German American Day 2023
German-American Heritage Museum of the USA™
Why are we celebrating German American Day? What’s this all about?
Did you know that German Americans are the largest ethnic group in the United States?
Almost 44 million people self-report to have ancestors who immigrated from a German-speaking country. That’s almost one-third of the total global population with German ancestry.
Very few of the German states had colonies in the new world. In the 1670s, the first significant groups of German immigrants arrived in the British colonies, settling primarily in Pennsylvania, New York and Virginia.
The first German came to Virginia in May of 1607; his name was Dr. Johannes Fleischer the Younger, a botanist and physician. Although he died in August of 1608 having contracted one of the many diseases that decimated the fledgling colony, he had managed to recruit fellow Germans to make the treacherous journey across the Atlantic to Virginia.
The next group of Germans arrived aboard the vessel Mary and Margaret about 1 October 1608. These Germans were glassmakers and carpenters. In 1620, German mineral specialists and saw-millwrights followed, to work and settle in the Virginia colony.
However, Germans lived in the New World even earlier than that: America’s oldest city, Saint Augustine in Florida, then a Spanish colony, was home to a small group of German-speaking residents as early as the 1570s.
On Oct. 6, we celebrate our German-American heritage by commemorating the date in 1683, when 13 families from the German town of Krefeld landed in Philadelphia. These families subsequently founded Germantown, Pennsylvania, the first German settlement in the original 13 colonies.
They were led by Franz Daniel Pastorius, a native of Sommerhausen in the German Duchy of Franconia, and a lawyer by training. Earlier in 1683, a group of Mennonites, Pietists, and Quakers in Frankfurt, including Abraham op den Graeff, a cousin of William Penn, had approached Pastorius about acting as their agent to purchase land in Pennsylvania for a settlement. In Philadelphia, Pastorius then negotiated the purchase of 15,000 acres (61 km²) from William Penn, the proprietor of the colony, and laid out the settlement of Germantown, where he himself would live until his death in 1720.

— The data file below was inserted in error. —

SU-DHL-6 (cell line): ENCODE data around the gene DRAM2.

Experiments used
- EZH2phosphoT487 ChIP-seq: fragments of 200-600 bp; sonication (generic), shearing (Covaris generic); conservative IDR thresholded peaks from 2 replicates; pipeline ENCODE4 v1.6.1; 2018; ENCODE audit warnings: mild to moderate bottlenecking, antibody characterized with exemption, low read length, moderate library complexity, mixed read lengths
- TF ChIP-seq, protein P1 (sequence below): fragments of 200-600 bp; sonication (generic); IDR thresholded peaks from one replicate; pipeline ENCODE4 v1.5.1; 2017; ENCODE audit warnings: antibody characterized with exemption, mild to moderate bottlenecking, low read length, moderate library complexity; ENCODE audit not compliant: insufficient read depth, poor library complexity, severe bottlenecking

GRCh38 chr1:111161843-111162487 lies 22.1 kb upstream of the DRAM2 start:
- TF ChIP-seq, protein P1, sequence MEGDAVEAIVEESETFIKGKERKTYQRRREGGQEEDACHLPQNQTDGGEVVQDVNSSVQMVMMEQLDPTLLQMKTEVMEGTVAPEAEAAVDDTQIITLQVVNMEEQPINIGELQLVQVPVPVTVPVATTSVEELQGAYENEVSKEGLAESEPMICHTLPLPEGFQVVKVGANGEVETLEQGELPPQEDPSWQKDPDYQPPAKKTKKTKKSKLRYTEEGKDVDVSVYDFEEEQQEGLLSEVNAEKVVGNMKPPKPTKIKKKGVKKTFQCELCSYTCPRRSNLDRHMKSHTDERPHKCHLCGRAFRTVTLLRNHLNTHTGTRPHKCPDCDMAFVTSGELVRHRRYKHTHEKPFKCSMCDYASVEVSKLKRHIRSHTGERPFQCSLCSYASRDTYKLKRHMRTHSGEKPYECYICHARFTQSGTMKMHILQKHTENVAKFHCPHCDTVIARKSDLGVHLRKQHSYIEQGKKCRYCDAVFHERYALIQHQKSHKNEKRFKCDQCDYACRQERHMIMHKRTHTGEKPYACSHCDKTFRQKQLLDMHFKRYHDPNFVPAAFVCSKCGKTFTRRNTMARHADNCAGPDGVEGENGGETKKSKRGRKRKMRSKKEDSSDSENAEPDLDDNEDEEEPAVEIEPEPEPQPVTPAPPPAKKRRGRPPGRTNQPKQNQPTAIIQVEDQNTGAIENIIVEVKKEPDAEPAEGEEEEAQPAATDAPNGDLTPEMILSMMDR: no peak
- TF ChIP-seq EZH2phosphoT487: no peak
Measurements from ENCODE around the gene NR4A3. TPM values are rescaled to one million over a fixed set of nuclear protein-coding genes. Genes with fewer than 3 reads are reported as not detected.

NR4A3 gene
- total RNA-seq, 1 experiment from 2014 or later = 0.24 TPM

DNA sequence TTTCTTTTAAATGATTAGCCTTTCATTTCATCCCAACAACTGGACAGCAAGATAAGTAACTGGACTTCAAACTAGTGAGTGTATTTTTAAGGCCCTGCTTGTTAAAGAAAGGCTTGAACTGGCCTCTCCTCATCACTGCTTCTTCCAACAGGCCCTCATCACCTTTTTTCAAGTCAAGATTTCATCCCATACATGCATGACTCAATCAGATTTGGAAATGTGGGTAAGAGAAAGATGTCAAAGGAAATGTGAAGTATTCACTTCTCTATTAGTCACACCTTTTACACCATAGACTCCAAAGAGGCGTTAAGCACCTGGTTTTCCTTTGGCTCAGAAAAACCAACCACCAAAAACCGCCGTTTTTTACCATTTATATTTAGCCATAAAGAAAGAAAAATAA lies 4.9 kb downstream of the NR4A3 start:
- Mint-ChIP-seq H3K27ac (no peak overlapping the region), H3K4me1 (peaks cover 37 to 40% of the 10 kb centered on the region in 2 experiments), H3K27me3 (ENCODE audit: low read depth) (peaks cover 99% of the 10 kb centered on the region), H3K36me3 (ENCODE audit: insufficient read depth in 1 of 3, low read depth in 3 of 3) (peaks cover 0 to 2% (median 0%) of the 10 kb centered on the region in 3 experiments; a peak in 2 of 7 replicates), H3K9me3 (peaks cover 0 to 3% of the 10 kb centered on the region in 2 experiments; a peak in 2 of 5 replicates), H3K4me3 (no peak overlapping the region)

As one of Germantown’s leading citizens, Pastorius served in many public offices. He was the first mayor and also was a member of the Pennsylvania General Assembly in 1687 and 1691.
Germantown was absorbed into Philadelphia in 1854. Germantown has played a significant role in American history; it was the birthplace of the American antislavery movement, the site of a Revolutionary War battle, the temporary residence of George Washington, the location of the first bank of the United States, and the residence of many notable politicians, scholars, artists, and social activists.
Many German-Americans commemorated their heritage with local versions of German-American Day in the 19th century. It is believed that the first “German Day” was celebrated in Philadelphia in 1883, on the 200th anniversary of the settlement of Germantown to acknowledge the importance of German influence in the area. Later, other surrounding communities held their own “German Day” celebrations. Sadly, World War 1 brought an end to “German Day”, and much of the pride people had in their culture was tucked away for nearly 60 years. The holiday was revived in 1983, when President Ronald Reagan proclaimed October 6th as German-American Day to celebrate and honor the 300th anniversary of German American immigration and culture to the United States.
Mr. Helmut Krüger, a native of Germany and our 2019 Distinguished German-American of the Year, who was then the president of GAHF, played a vital role in establishing German-American Day, and also worked with President Reagan to pass a bill for the development of a German-American Friendship Garden.
On Aug. 6, 1987, Congress approved Resolution 108, designating Oct. 6, 1987, as German-American Day, and it became public law on Aug. 18. A proclamation was issued on October 2, 1987, by President Reagan in a formal ceremony in the White House Rose Garden, at which time the President called on Americans to observe the Day with appropriate ceremonies and activities.